Research – Virulence Characterization of Listeria monocytogenes, Listeria innocua, and Listeria welshimeri Isolated from Fish and Shrimp Using In Vivo Early Zebrafish Larvae Models and Molecular Study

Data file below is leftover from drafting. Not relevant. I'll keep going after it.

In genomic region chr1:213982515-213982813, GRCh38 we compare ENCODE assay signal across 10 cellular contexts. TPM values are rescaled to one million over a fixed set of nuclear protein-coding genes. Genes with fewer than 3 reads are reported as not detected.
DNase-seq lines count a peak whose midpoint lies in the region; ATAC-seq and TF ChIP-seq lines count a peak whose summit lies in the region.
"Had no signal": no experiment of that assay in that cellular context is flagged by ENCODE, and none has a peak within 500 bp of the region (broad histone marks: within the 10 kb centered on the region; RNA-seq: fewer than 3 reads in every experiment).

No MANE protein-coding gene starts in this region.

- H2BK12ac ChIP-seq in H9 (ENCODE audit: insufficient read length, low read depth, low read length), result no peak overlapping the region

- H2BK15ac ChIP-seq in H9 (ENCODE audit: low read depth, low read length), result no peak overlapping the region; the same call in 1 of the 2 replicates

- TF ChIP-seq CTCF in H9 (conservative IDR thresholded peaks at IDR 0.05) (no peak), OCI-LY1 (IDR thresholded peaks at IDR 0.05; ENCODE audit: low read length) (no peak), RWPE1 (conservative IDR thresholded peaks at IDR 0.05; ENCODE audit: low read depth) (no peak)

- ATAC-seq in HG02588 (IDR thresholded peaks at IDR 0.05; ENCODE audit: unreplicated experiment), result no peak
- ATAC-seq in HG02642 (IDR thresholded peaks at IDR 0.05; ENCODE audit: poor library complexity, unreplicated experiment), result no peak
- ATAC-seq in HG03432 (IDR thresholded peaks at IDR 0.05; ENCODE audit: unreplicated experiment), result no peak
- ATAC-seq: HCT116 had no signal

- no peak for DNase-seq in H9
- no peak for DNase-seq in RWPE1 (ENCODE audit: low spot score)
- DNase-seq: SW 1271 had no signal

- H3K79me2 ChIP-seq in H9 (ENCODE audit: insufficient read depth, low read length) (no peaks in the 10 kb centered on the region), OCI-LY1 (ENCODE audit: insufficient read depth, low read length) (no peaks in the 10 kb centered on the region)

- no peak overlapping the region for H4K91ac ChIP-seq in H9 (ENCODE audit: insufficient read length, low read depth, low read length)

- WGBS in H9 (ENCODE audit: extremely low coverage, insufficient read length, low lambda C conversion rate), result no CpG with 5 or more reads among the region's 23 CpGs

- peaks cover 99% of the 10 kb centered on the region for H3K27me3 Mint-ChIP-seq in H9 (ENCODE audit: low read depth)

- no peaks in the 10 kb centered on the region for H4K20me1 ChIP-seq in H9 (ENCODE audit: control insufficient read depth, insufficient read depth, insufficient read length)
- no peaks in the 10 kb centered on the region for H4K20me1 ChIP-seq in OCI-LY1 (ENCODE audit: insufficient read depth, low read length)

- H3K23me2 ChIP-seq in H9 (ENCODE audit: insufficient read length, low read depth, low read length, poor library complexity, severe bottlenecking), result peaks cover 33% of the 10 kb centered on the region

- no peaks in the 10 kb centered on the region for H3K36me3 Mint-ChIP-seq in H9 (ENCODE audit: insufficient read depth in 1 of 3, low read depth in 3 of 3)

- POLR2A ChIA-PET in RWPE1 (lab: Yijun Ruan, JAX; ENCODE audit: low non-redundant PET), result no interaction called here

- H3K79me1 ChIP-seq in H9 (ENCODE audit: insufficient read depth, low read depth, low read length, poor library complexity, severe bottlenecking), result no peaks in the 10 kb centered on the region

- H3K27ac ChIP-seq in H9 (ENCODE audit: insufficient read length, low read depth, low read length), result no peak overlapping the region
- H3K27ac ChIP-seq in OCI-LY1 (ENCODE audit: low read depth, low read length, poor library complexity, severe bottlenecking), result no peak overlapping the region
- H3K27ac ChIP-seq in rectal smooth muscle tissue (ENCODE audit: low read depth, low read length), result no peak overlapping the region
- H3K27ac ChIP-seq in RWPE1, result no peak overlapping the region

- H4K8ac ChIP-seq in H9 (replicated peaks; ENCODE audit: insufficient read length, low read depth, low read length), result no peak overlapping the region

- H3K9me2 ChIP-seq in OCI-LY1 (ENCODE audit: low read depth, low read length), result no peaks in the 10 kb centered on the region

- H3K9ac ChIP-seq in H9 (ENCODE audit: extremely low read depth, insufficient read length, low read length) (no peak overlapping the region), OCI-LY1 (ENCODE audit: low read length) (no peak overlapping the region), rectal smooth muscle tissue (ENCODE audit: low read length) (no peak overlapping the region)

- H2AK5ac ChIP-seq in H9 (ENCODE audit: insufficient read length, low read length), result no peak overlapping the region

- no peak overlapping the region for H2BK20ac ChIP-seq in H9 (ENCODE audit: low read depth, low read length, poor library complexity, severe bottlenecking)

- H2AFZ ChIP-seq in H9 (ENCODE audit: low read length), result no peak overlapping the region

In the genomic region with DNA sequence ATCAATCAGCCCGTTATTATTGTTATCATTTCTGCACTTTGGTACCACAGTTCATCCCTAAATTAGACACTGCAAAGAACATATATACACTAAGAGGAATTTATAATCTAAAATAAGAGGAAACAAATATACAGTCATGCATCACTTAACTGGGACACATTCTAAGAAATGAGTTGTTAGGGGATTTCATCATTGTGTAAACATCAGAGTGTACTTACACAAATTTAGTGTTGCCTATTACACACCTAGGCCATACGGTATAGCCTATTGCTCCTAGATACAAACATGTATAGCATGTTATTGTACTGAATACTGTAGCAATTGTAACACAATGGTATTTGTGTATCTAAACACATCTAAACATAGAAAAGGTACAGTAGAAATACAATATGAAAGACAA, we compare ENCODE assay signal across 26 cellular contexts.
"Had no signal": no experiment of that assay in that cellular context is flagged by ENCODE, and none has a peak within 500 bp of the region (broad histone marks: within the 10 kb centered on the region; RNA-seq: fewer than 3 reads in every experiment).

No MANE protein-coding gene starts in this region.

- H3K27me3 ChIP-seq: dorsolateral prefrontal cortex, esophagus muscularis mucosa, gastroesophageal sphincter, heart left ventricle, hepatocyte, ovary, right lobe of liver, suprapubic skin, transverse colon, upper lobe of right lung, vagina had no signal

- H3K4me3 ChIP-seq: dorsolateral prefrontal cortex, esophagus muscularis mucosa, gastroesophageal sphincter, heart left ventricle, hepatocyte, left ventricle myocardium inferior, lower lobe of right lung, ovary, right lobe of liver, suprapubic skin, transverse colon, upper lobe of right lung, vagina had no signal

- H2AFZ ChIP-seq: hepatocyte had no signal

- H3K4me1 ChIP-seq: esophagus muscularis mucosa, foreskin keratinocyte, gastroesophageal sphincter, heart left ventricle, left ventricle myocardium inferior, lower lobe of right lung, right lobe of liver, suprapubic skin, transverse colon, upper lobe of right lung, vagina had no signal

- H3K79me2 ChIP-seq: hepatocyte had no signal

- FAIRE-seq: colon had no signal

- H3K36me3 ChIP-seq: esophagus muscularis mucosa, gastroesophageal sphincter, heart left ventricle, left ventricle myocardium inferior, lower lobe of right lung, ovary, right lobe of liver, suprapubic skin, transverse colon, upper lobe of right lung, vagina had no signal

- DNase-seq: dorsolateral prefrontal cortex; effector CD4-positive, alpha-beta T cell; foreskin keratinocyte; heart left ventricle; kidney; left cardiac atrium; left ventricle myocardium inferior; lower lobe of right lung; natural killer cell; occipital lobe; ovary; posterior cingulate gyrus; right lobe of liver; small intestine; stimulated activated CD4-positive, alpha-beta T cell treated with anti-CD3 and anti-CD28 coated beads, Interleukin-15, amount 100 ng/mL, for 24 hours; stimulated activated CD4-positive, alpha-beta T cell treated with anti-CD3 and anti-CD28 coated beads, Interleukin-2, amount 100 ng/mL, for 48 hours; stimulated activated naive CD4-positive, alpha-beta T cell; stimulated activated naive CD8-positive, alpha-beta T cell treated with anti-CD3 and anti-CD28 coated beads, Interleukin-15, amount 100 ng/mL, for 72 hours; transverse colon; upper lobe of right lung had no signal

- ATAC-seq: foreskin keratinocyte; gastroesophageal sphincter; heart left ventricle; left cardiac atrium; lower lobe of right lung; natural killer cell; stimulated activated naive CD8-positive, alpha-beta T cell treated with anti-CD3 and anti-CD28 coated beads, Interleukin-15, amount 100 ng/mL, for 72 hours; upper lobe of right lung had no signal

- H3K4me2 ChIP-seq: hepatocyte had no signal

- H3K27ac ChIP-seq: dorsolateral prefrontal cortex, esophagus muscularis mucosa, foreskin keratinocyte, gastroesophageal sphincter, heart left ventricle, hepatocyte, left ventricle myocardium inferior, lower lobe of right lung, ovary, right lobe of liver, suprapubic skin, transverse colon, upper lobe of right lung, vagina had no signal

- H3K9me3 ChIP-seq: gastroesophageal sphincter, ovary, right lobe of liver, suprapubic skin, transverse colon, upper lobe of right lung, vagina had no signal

Listeriosis is one of the most notable foodborne diseases and is characterized by high rates of mortality. L. monocytogenes is the main cause of human listeriosis outbreaks, however, there are isolated cases of disease caused by other species of the genus Listeria. The aim of this study was to evaluate strains of L. monocytogenes (n = 7), L. innocua (n = 6), and L. welshimeri (n = 2) isolated from fish and shrimps for their virulence based on the presence of virulence genes and the in vivo Danio rerio (zebrafish) larvae models. A total of 15 strains were analyzed. The zebrafish larvae model showed that the larvae injected with L. monocytogenes strains were characterized by the lowest survival rate (46.5%), followed by L. innocua strains (64.2%) and L. welshimeri (83.0%) strains. Multiplex PCRs were used for detection of selected virulence genes (luxS, actA2, prfA, inlB, rrn, iapsigB, plcB, actA, hlyA), the majority of which were present in L. monocytogenes. Only a few virulence-related genes were found in L. welshimeri, however, no correlation between the occurrence of these genes and larval survival was confirmed. This research highlights the importance of the potential impact that Listeria spp. strains isolated from fish and shrimps may have on consumers. View Full-Text

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